Understanding the Rules of the Game for Doing Business in China


There are significant hurdles to doing business in China. But with a population over 1.4 billion people, the Chinese marketplace is one that rightfully attracts attention from those interested in doing business abroad.

If your business does not quality as a “small entity” at the USPTO, then you absolutely should be doing business in China. But if you own a truly small business or start-up company, you almost certainly do not have the resources necessary to be doing business in China in a proper and responsible way. Where the threshold is between too small for China and too big not to be doing business in China is hard to say, but it is fair to say that all businesses of all sizes should at least investigate the realities of doing business in China and have a China strategy in place.

One of the real challenges for truly small businesses is that in order to do business in China, you really must have an employee in place in China on a permanent basis. Some companies engaging in business in China will place a permanent employee in China, and others will share the responsibility, with an individual employee spending a certain amount of time in the country, to be replaced by another employee when they leave. This would obviously be most workable if there is a rotation between responsible employees. Always having someone new arrive for a “tour” in China would mean that the employee was always working to catch up with local customs and establish business relations. Whatever way you choose to operate, having someone on the ground in China is essential because you have someone in place to handle the inevitable problems that will arise.

Last Fall at a program at the University of Toledo College of Law, Professor Ann Bartow, of Pace Law School, spoke about consumer privacy in China. Bartow was a Fulbright Scholar who spent time teaching at a law school in China. She explained that one of the first things you notice upon arriving in China is just how slow the Internet operates. It isn’t slow due to lack of sophisticated technology, but rather as the result of filtering software. All Internet traffic in China must go through censoring filters. 

On top of filtered Internet and snooping to see what people are accessing on the Internet, Bartow and many others commented on the reality that when you travel to China, you absolutely cannot use your own cell phone. “Phone use is audited,” Bartow explained. “Everyone knows this, but that does present business problems.” On top of that, hackers have been known to access smartphones, placing viruses on those phones, which scrape all kinds of personal information and data, including back account numbers and passwords. Over and over again, speakers explained that you “must have a China only phone,” which you only use to talk on the phone in China and doesn’t contain any personal information.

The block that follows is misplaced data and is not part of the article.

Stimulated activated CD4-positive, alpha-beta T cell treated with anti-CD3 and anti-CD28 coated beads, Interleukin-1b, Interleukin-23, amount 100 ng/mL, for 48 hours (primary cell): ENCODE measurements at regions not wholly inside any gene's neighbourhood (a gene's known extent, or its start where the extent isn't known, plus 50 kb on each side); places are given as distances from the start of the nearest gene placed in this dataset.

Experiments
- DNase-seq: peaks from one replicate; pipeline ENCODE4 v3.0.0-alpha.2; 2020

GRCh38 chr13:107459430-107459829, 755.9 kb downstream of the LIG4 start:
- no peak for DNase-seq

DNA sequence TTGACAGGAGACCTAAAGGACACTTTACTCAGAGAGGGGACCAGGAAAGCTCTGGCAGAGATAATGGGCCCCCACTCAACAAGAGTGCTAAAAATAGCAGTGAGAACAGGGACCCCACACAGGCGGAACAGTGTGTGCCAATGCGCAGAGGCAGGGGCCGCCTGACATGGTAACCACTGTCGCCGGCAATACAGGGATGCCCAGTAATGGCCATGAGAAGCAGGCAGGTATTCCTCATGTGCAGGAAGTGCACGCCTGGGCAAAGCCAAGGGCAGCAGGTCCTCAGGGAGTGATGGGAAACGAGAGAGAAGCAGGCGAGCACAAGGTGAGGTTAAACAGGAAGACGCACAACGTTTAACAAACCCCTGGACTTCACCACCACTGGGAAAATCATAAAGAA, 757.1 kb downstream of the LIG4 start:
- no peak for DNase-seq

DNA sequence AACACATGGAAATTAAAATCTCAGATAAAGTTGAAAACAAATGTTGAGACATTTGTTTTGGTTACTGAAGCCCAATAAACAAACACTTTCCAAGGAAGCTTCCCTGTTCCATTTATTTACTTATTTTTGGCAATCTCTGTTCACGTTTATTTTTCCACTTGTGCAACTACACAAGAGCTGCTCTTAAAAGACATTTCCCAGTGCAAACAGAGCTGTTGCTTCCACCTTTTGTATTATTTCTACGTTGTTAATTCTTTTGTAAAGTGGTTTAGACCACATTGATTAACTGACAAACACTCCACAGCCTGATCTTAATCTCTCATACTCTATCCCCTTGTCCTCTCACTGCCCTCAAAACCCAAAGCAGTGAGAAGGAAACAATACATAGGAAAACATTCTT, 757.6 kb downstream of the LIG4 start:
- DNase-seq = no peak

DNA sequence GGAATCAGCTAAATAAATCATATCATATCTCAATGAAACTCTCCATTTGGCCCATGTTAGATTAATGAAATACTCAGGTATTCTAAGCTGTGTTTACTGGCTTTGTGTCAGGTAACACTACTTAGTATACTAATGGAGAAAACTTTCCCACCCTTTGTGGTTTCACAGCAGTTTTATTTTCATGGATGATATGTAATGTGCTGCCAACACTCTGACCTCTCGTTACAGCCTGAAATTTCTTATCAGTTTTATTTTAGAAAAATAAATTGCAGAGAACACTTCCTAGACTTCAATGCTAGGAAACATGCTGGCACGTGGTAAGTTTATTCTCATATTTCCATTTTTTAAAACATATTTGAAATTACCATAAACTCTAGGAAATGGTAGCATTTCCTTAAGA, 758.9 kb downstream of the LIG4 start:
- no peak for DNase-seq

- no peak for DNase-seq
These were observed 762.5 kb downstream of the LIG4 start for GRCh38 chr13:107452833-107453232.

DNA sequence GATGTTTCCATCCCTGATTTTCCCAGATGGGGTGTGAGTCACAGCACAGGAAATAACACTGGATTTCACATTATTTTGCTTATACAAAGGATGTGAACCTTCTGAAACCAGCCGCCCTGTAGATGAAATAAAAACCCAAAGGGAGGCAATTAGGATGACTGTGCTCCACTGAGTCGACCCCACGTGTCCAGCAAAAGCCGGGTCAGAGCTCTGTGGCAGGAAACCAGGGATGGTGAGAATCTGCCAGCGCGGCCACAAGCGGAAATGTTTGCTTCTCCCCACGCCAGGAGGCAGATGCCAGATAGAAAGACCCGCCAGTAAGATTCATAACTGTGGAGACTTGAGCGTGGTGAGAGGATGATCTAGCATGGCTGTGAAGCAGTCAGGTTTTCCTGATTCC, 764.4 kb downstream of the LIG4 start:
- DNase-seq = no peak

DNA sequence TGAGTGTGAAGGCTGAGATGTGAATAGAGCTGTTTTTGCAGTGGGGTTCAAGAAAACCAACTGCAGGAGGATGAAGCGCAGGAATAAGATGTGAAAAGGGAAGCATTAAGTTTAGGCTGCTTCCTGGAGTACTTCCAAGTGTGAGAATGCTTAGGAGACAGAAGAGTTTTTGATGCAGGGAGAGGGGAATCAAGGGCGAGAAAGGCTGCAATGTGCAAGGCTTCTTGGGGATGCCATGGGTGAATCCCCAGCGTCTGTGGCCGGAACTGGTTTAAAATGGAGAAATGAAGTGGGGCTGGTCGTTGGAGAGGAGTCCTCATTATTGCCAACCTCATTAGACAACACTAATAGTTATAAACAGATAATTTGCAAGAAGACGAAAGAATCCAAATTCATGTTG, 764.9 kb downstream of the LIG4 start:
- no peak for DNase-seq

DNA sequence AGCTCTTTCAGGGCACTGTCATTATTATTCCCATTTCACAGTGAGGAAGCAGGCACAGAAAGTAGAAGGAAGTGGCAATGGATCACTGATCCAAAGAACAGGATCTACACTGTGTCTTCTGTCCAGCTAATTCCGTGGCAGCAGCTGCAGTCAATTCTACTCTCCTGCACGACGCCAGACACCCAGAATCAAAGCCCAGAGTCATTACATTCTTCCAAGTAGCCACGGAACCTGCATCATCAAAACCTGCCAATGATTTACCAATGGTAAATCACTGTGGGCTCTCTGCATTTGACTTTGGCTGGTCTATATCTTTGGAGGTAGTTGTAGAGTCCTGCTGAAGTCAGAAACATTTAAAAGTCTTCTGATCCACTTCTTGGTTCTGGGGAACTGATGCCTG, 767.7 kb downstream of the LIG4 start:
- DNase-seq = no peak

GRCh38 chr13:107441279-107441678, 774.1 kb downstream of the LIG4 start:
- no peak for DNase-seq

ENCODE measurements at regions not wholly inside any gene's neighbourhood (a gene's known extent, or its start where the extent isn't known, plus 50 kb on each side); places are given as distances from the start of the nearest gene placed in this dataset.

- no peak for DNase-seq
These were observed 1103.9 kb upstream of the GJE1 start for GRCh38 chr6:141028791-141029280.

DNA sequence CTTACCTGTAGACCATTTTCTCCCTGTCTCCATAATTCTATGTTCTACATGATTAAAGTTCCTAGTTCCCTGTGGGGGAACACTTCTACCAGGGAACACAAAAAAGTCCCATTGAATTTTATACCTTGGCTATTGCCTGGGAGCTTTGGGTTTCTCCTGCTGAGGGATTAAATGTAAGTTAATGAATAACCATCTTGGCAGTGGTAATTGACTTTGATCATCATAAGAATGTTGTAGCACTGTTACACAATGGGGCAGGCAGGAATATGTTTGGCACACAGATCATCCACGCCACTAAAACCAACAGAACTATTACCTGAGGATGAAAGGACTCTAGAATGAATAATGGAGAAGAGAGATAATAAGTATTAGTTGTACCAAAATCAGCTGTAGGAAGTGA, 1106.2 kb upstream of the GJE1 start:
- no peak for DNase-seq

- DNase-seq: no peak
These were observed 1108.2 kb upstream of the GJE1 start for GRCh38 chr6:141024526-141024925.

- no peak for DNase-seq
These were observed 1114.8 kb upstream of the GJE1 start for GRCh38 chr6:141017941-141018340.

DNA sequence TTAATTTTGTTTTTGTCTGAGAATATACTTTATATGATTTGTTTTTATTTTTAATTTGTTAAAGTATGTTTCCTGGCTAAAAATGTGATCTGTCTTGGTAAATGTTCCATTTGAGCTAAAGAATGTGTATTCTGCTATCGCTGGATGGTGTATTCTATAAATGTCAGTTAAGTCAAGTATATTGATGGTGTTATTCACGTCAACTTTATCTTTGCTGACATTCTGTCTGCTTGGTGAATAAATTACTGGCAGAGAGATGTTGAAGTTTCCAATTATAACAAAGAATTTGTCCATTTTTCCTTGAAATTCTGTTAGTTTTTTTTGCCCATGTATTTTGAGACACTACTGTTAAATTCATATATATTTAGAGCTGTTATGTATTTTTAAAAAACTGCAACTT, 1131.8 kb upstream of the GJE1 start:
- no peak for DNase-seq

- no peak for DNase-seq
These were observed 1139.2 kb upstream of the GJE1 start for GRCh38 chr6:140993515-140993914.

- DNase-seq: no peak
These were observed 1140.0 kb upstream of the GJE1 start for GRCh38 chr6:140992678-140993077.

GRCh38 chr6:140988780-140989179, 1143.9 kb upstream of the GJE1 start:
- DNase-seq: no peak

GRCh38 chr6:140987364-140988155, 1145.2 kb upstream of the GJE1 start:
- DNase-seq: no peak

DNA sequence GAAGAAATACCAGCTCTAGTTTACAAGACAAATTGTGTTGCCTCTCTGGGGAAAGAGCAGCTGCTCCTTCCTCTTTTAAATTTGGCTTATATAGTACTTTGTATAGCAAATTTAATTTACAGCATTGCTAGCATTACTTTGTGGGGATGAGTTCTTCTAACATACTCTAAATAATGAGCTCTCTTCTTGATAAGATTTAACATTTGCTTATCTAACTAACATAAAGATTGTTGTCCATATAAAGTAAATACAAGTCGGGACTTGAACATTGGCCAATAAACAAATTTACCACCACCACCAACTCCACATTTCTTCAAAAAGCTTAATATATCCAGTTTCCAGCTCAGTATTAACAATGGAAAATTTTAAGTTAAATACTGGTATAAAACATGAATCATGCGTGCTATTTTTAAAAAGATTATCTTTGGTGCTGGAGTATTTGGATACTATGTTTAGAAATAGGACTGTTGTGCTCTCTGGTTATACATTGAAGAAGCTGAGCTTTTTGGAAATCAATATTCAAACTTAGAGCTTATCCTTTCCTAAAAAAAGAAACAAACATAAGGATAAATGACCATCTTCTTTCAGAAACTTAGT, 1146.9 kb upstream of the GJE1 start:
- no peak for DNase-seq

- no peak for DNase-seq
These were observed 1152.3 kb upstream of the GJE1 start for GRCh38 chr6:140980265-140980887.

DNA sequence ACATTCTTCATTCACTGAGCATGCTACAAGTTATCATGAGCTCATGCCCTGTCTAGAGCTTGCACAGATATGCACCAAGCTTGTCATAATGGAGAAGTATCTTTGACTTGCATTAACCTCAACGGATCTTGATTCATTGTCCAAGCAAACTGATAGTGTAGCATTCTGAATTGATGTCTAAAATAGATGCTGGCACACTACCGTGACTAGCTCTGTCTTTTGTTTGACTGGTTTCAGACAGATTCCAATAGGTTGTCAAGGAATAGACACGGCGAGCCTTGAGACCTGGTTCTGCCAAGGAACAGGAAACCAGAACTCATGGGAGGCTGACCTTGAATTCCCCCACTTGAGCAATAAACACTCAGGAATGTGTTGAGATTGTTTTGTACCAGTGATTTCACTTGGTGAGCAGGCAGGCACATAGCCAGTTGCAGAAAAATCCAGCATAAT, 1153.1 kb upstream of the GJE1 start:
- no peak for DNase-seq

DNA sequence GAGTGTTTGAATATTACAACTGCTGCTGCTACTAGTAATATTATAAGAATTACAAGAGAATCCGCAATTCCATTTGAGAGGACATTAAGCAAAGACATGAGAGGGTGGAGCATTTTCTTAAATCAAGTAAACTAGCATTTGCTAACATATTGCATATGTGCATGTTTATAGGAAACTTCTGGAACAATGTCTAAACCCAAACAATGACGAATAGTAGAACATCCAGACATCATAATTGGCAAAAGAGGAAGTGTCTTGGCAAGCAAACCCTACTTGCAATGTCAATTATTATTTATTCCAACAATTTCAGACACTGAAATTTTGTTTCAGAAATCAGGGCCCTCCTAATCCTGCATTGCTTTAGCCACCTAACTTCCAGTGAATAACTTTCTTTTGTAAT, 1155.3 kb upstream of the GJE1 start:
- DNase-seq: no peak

In addition to privacy concerns, the rules of the game for operating within the Chinese market favor local Chinese companies and disadvantage foreign corporations. For example, for foreign businesses coming into China, the country’s joint venture rule can significantly increase the costs of doing business in the country. For example, the impacts of joint venture rules as they relate to technology transfer from foreign companies to domestic Chinese companies is a significant hurdle that could easily cause real harm. Foreign companies operating in China are forced to operate as 50-50 joint ventures with domestic companies. The transfer of technology is also a part of the price for entering the Chinese market going back to the early 1980s. While the practice of requiring technology transfer runs afoul of the rules and regulations of the World Trade Organization, it is still nevertheless very real.

A recent policy paper published by the Federal Reserve Bank of Minneapolis explains that private firms are dissuaded from speaking out publicly about negotiations while entering the Chinese market and the Chinese government stands to gain by letting the system continue as it has in the past. The paper concludes that the technology transfer requirements have hurt foreign investment from multinational firms. Of course, many predict that as China’s market matures and greater domestic innovation needs to be protected, the laws will change. This is reasonable to assume because it was the U.S. experience over 100 years ago. On this point the paper concludes:

As China becomes richer, and its technology advances, the incentives underlying its existing policies may change. China will then have greater motivation to promote the protection of intellectual property.

Still, in the meantime while we wait for the Chinese marketplace to mature, the joint venture and technology transfer requirements are particularly alarming given the lack of respect paid to American patent rights by Chinese firms. As the MIT Sloan Management Review points out, nearly 80 percent of all IP theft from U.S.-based firms during 2013 were perpetrated by parties based in China. Those thefts represented lost business of about $300 billion thanks to counterfeit products in the market.

The temptation to enter the Chinese market is very high, but businesses of all sizes need to carefully consider the potential consequences and not merely focus on the potential reward. A thoughtful, deliberate and calculated approach to doing business in China is required.

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